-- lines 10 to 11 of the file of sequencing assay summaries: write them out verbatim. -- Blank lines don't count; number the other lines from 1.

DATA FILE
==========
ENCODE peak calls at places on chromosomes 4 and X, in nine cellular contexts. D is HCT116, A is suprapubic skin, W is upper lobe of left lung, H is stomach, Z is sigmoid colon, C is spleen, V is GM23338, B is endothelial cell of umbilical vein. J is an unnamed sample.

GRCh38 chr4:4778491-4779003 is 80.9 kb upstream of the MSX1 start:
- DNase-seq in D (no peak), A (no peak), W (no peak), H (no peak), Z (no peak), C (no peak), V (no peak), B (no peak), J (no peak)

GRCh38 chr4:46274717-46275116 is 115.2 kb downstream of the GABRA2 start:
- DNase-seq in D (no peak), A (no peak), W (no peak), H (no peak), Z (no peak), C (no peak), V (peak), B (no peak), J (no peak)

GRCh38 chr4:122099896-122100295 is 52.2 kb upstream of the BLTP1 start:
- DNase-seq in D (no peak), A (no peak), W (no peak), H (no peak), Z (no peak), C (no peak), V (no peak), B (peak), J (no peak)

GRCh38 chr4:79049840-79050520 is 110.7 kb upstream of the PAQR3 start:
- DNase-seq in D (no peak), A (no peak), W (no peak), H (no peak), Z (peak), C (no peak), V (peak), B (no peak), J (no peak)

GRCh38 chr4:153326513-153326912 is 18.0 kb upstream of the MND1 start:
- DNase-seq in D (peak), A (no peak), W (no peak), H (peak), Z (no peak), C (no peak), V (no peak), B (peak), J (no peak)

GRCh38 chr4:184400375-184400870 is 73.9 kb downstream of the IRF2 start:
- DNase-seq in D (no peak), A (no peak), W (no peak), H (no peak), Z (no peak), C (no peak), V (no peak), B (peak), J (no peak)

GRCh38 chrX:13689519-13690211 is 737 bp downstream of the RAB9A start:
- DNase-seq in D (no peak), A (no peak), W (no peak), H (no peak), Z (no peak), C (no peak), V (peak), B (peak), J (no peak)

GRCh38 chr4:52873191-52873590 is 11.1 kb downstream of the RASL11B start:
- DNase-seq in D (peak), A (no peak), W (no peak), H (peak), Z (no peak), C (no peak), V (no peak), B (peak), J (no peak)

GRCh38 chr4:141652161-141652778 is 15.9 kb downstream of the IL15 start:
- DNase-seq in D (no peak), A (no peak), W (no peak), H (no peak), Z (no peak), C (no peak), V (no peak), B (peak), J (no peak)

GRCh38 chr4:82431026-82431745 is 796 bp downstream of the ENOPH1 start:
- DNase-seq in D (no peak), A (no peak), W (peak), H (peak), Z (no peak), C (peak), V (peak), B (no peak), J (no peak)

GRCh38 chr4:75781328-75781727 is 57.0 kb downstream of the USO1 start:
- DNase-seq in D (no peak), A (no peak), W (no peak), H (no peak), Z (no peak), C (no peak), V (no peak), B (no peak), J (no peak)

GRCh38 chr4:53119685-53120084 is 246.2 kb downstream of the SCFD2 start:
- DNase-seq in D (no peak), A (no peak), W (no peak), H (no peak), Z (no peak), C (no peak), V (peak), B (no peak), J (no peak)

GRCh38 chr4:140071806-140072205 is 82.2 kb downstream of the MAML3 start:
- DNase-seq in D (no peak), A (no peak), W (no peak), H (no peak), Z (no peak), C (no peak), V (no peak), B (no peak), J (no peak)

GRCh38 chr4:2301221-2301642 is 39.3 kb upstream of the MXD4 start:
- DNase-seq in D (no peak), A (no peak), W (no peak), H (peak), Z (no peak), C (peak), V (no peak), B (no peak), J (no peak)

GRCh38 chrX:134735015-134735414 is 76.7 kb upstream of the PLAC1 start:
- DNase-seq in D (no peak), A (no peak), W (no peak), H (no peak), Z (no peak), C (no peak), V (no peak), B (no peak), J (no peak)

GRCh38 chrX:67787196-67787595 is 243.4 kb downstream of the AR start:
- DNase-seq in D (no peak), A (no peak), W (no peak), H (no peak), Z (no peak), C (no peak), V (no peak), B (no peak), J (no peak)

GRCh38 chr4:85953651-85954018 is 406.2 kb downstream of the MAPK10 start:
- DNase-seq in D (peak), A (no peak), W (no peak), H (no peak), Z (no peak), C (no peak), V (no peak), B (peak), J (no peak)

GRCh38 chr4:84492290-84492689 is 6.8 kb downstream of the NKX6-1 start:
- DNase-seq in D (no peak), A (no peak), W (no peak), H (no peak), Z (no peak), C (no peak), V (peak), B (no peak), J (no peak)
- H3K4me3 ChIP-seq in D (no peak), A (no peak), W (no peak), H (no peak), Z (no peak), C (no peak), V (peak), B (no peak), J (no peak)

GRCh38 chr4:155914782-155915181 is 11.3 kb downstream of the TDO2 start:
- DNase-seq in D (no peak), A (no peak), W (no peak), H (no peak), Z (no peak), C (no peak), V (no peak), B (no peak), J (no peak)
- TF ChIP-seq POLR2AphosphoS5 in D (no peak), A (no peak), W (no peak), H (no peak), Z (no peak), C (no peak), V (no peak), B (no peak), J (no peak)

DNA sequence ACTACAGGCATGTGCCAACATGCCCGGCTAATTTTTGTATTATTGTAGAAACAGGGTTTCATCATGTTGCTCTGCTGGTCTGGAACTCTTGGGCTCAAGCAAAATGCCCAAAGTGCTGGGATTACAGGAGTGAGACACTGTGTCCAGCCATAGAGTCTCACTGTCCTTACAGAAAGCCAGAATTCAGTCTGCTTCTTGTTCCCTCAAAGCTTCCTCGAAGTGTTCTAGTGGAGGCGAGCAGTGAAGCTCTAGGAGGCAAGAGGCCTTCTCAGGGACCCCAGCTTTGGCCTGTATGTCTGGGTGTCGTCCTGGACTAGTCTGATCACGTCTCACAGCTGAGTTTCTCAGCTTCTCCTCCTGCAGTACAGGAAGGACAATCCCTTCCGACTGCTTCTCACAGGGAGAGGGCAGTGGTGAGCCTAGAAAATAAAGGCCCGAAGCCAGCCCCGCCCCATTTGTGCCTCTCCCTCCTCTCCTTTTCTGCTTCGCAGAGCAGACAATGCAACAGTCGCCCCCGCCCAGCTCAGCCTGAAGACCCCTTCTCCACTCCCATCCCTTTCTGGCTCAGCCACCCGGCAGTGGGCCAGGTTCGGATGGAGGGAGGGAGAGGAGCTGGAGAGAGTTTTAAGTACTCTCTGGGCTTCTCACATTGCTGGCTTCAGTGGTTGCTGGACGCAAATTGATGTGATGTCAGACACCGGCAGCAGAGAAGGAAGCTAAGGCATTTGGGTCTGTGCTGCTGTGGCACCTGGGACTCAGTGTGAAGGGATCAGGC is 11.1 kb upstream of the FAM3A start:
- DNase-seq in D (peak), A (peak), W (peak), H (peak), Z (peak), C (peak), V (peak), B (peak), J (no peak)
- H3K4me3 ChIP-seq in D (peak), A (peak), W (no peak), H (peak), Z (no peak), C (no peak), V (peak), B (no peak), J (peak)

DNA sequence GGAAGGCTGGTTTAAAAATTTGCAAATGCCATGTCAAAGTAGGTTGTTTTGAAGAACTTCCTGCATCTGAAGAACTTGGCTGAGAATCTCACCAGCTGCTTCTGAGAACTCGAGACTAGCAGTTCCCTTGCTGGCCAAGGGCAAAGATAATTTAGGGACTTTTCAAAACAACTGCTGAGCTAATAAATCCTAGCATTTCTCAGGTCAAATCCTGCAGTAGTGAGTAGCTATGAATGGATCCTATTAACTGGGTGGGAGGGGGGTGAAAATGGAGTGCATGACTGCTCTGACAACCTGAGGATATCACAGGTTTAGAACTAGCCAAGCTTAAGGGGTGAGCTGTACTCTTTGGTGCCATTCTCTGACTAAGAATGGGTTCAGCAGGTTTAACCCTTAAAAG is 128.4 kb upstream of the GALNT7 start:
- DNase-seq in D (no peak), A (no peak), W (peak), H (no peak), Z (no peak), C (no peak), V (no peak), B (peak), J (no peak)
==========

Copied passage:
GRCh38 chr4:153326513-153326912 is 18.0 kb upstream of the MND1 start:
- DNase-seq in D (peak), A (no peak), W (no peak), H (peak), Z (no peak), C (no peak), V (no peak), B (peak), J (no peak)